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CableLabs aims to derisk LPWAN roll-out and push cablecos to center stage

The US cablecos are becoming poster children for how non-MNOs can use shared spectrum to grab some of the wireless market from cellcos. Comcast offers IoT services based on LoRA, for instance. And the US cable sector’s R&D arm, CableLabs, has been increasingly active in standards work focused on wireless in shared spectrum, whether 3GPP-based or not, and has developed its own LoRA Server.

The group recently announced its latest project focused on Industrial IoT, entitled LPWAN Server. The aim is to create open source software to enable an LPWAN server to be deployed at low cost on commodity hardware, and to support a variety of connectivity options. While data could be transmitted from sensors and devices to the server via a range of protocols, all the data would be normalized within a single application framework, so that it could be processed and analyzed in a common way, and made available to different apps consistently.

This is designed to allow service providers to deploy LPWAN systems without the risk of backing the wrong horse in standards terms, and that, in turn, should encourage non-MNOs to take the plunge into this market. A multi-technology platform can benefit MNOs too of course – some are using a combination of 4G-based connectivity, in their own spectrum, and unlicensed options. But the main objective for CableLabs would be to lower barriers to deployment for its own members by allowing them to mix and match connectivity protocols according to use case or customer; and to future-proof their networks by supporting multiple standards.

“We don’t see one clear winner in the LPWAN space,” said Daryl Malas, principal architect at CableLabs’ advanced technology group. “We don’t see NB-IoT dominating all use cases. And we don’t see LoRA dominating all use cases.”

A common framework, above the connectivity level, would help build economies of scale and reduce the risk of different vertical industries or individual organizations adopting very specific platforms, which would then become data siloes. That would make it hard for an operator to address multiple industries with the same platform, reducing scale and the attractiveness of the commercial opportunity. That, in turn, would postpone large-scale deployments and leave the market relatively bare – good news for 5G, but less good for industries and cities which want to use LPWAN to support their IoT applications right now.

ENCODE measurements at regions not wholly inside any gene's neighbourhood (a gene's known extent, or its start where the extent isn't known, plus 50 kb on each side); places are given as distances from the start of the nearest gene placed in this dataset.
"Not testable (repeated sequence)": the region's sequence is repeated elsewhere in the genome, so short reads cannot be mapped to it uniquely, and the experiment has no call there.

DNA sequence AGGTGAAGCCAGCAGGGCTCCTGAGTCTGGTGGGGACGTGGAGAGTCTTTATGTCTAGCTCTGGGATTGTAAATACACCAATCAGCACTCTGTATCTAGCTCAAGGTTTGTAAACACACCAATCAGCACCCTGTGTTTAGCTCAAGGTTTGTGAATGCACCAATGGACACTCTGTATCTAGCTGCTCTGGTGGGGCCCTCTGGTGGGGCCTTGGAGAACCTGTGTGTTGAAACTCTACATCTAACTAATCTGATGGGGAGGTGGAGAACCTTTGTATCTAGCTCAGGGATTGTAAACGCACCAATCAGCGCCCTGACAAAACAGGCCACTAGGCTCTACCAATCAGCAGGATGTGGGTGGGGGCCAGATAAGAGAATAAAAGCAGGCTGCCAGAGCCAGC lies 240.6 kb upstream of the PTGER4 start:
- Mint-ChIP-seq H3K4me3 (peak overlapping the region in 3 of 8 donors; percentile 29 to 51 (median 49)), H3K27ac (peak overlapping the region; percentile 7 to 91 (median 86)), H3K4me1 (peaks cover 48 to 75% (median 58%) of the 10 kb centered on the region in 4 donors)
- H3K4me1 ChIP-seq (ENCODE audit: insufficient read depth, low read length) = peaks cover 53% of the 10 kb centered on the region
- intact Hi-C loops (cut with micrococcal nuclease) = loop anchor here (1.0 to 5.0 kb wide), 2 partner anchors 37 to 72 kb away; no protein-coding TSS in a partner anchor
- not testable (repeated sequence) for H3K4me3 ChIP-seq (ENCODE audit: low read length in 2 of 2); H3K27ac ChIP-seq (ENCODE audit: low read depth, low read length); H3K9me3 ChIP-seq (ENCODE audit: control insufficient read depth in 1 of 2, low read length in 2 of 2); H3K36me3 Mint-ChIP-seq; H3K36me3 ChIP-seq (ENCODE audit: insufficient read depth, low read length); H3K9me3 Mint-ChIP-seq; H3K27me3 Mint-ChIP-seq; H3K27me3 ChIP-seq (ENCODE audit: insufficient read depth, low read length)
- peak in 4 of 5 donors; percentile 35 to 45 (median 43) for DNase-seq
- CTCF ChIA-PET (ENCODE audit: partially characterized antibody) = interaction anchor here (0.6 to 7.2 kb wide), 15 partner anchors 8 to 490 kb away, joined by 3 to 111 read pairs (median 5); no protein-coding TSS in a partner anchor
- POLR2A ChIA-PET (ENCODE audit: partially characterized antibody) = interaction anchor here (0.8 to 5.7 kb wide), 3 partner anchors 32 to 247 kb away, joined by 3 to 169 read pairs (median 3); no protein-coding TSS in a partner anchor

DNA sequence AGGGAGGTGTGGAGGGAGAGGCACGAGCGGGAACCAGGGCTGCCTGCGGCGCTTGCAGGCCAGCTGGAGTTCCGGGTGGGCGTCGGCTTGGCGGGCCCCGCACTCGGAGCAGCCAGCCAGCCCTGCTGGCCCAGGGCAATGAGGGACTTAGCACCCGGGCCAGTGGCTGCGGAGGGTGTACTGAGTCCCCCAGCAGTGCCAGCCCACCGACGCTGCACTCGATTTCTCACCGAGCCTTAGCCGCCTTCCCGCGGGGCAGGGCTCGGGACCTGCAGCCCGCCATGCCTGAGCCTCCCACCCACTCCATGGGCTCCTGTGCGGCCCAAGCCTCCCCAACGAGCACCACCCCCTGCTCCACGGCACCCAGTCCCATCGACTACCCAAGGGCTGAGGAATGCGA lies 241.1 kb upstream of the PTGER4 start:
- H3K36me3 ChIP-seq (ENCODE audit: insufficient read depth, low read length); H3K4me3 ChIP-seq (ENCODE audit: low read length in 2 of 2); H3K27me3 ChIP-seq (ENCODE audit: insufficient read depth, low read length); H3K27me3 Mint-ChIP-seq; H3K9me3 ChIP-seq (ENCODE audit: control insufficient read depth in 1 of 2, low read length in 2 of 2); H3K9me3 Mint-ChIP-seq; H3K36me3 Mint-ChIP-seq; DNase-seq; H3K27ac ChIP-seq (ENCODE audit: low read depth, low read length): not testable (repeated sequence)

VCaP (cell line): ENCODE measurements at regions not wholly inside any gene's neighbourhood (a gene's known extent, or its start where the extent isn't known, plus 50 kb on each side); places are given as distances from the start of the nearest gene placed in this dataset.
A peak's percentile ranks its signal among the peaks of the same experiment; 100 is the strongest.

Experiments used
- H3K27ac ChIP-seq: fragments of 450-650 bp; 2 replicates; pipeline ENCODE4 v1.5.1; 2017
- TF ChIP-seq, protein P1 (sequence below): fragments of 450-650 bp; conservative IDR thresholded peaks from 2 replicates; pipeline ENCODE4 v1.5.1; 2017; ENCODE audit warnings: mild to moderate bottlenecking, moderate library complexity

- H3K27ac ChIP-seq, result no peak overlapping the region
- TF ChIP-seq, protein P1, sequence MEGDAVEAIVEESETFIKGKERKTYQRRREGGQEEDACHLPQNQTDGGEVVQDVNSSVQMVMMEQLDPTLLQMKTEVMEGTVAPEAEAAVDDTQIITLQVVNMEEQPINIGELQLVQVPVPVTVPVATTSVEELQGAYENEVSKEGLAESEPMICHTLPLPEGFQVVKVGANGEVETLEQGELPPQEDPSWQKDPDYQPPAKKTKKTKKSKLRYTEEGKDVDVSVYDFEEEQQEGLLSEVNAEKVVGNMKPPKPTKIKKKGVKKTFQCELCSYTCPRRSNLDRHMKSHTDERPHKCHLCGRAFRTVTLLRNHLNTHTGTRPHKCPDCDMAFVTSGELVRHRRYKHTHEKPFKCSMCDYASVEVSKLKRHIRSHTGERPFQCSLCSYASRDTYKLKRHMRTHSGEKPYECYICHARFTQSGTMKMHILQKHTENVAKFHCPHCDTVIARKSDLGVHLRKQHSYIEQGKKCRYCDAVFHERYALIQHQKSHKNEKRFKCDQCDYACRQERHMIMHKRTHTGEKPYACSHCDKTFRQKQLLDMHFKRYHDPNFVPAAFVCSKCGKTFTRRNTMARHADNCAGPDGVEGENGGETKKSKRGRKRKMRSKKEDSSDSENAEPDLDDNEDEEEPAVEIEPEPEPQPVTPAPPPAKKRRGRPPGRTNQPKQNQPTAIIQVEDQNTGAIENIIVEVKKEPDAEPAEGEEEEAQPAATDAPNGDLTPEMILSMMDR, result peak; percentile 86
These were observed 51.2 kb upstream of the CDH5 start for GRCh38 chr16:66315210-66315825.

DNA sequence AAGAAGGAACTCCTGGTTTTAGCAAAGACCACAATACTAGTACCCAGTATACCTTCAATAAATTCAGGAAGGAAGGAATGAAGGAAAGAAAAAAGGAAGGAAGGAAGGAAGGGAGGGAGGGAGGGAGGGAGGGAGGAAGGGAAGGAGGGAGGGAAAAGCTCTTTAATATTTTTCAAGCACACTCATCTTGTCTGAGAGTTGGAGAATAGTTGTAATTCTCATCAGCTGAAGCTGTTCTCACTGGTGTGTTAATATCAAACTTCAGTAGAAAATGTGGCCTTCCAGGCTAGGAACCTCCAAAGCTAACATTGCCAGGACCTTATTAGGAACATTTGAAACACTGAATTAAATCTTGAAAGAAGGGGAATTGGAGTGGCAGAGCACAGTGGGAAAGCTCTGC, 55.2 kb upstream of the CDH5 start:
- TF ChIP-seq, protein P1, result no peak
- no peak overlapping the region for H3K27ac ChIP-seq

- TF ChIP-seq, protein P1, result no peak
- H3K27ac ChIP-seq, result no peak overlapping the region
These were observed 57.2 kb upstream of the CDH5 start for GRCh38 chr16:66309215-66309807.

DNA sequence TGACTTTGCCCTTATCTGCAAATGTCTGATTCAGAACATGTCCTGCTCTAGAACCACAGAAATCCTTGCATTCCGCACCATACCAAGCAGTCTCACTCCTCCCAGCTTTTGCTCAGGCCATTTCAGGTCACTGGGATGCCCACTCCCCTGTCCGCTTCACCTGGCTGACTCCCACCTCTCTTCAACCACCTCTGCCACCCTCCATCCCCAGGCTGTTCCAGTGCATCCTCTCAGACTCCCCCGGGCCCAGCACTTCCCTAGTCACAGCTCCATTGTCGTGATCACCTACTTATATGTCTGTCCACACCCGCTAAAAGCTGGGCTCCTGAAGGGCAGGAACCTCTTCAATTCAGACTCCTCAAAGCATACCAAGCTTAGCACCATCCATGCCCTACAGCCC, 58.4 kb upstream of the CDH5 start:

In the medium term, the LPWAN Server wants to embrace LoRAWAN, Sigfox and Weightless, which CableLabs identifies as unlicensed spectrum protocols with significant market presence (they can also be used in specialized spectrum for private networks, another growing wireless trend). It would also support routing of the cellular technologies – NB-IoT, Cat-M1 and future 5G extensions.

However, the starting point is LoRA, because of the existing support for this connection within the US cable industry. The open source design will be centered on a relay server, which will enable IP traffic to mix with LoRaWAN traffic. Both types of traffic would be sent to the cloud and the application via a single upstream interface, enabling the server to view the connections as a single network. CableLabs has already demonstrated the user interface, and data synchronization, between its own LoRA software server and its new server, as well as between two versions of a LoRA server.

After generic IP, more granular extensions will be made to support the specifics of other LPWANs.

The group says it has initiated talks with several vendors about integrating their APIs (application programming interfaces) into the effort, with the aim of creating a common API that would eliminate the need for CableLabs to support every variation – related to different protocols or even different vendor implementations – in its back end platform.

ARM backs away from NB-IoT and shrinks its Cordio initiative:

Not everyone is ramping up their LPWAN activities. Before the holiday, processor IP giant ARM was reported to be abandoning development of its Cordio hardware IP for NB-IoT, though it will still work on a short range IoT software stack based on Bluetooth, which was also part of its Cordio effort, initiated three years ago to increase ARM’s offering for low power device IP.

According to EETimes, ARM has already closed a Cordio office in Lund, Sweden, which had been focused on NB-IoT, as well as another office in Loughborough, UK, which was working on its image signal processor.

“We are proposing to reshape ARM’s IoT device IP strategy and to stop work on ARM Cordio hardware IP, which includes LPWAN technology and personal area network [PAN],” the company told EETimes. “Bluetooth Low Energy (BLE) software remains a key strategic asset. That team and technology will be integrated into our IoT Services Group to support Mbed OS adoption.”

In 2015, ARM acquired Wicentric and Sunrise Micro Devices, and those two purchases formed the basis of the Cordio portfolio and the push into low power and IoT markets. Those companies brought Bluetooth hardware and software assets, and in 2017, ARM added further capabilities, including NB-IoT, when it acquired Mistbase and NextG-Com. ARM said that other aspects of the IoT strategy, such as the expansion of the Pelion IoT platform, remain unchanged. Its overall objective is to create a secure IoT connectivity platform, based on its Mbed OS technology, which would support many protocols and device form factors, including eSIM.

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